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MANGAWHAI'S NO.1 NEWSPAPER

Kaipara’s most prolific council meeting attendee: ‘All about communicating’

 

 

thumbnail eight col IMG 5491-306BY SUSAN BOTTING, LOCAL DEMOCRACY REPORTER FOR NORTHLAND

 

Dorothy (Dot) Gorrie reckons she isn't addicted to attending council meetings.

But she has been to about 60 in the past three decades, is now seeing Kaipara District Council's sixth mayor in action and has watched eight different council elections come and go, with new councillor lineups each time.

The septuagenarian is Northland's most prolific council meeting attendee, going to almost all the local Kaipara District Council (KDC)'s Dargaville-based meetings.

"It's about keeping informed," Gorrie said. "A lot of people complain about councils but don't take the time to find out what's going on."

Rain, hail or shine, Gorrie turns out to the council meetings, having checked out their agendas prior. She also attends a smattering of council briefings.

"You really get to know what is going on in council by going to meetings."

Her meeting attendance started in the mid-1990s with going along to just a few meetings a year to present about local issues or to hear more about a matter of local importance.

Her attendance shifted up a few gears when she started regularly attending almost every council meeting about a decade ago.

Gorrie has seen a procession of elected Kaipara mayors since 1995 – Peter Brown, Graeme Ramsey, Peter King, Neil Tiller, Greg Gent and now Dr Jason Smith.

There was also a stint when then Deputy Mayor Peter Wethey took on the interim mayoral role before a byelection due to Gent retiring a year into his term.

"They've all got their own strengths and unique ways of dealing with things."

There have been about 30 different councillors through the council chambers in that time, and Gorrie has also lived through KDC's four years of management by government-appointed commissioners.

She was approached to stand for the council not long before the commissioners' 2012 appointment.

"But I sensed something was wrong and as a result didn't want to," she said.

The government appointed four commissioners whose 2012-2016 tenure is still the longest of its type in New Zealand. They focused on cutting debt and addressing governance issues.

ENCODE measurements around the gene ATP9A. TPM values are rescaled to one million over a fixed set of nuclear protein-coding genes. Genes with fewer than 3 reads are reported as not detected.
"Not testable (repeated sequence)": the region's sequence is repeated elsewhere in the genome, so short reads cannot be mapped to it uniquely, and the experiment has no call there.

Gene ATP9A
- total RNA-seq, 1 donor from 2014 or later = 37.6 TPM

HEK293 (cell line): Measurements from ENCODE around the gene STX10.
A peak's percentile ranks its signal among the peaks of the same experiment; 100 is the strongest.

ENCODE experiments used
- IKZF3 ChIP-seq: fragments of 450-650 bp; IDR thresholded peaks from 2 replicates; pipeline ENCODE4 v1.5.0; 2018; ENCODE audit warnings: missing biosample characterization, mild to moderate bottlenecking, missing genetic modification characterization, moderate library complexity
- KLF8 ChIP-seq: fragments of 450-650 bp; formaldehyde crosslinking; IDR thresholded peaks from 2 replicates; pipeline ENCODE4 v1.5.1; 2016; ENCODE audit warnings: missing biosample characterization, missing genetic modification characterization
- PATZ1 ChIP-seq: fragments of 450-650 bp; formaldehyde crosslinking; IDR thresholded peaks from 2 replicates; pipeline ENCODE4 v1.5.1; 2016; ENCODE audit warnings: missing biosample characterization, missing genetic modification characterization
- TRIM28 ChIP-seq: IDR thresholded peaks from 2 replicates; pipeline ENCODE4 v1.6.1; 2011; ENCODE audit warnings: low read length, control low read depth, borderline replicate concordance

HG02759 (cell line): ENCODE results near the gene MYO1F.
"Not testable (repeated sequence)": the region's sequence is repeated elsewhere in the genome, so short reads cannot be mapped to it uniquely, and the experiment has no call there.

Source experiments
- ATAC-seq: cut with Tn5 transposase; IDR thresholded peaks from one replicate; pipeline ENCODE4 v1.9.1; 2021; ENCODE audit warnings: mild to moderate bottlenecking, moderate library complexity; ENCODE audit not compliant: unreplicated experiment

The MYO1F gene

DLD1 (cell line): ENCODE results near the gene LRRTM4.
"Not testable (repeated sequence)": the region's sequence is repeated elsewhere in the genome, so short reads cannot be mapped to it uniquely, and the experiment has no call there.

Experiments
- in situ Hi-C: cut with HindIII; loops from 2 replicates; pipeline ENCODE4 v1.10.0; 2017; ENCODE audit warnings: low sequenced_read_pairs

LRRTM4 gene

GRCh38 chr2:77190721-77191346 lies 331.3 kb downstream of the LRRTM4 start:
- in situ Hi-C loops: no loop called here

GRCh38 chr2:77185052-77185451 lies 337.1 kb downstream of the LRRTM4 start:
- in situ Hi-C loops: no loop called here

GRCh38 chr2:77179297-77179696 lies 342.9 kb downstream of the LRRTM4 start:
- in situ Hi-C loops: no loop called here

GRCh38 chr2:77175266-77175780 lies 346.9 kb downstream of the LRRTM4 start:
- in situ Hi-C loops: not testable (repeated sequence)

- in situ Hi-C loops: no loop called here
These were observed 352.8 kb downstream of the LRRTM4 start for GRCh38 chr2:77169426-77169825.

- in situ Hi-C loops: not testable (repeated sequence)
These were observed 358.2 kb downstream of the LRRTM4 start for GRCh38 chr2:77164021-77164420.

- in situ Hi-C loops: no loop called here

This came after major governance and financial management concerns in the wake of Mangawhai sewerage scheme's massive debt blowouts.

Mangawhai ratepayers were initially told the scheme would cost no more than $10.8 million when it was first announced in 2003, but that rose to $37 million by 2009 and more than $60 million by 2013.

"It's probably the best thing that could have happened to the council in the circumstances," Gorrie said.

"The council's official auditors should have picked up the council's financial issues earlier."

Making sure debt is under control was the biggest lesson the council needed to learn from that time, she said, and KDC had "pretty much" learned it.

Roading, rubbish and water were the three big issues now facing the council, she said.

She was not in favour of New Zealand's water sector reforms which could see local councils lose the management of drinking water and wastewater.

She said these functions should stay with local councils, fully aware that the reforms could result in KDC's demise.

"It's about accessibility for local people."

Gorrie moved to her Mamaranui lifestyle block 20km north of the Dargaville with her husband Andrew in 1994. She is on tank water and reckons the council needs to provide more education to get urban residents on reticulated water more wisely using the increasingly scarce supply.

"They might have a 15 minute shower, whereas people in the country and having to rely on their own tank water might take only a five minute shower."

The hugely contrasting nature of Kaipara's east and west coast populations were another council challenge.

"It's like a tale of two halves."

One half was the very fast-growing east coast's Mangawhai, predominated with Aucklanders and lots of money. The other was the west coast's more low key Dargaville and surrounds, dominated by retired people and less wealth.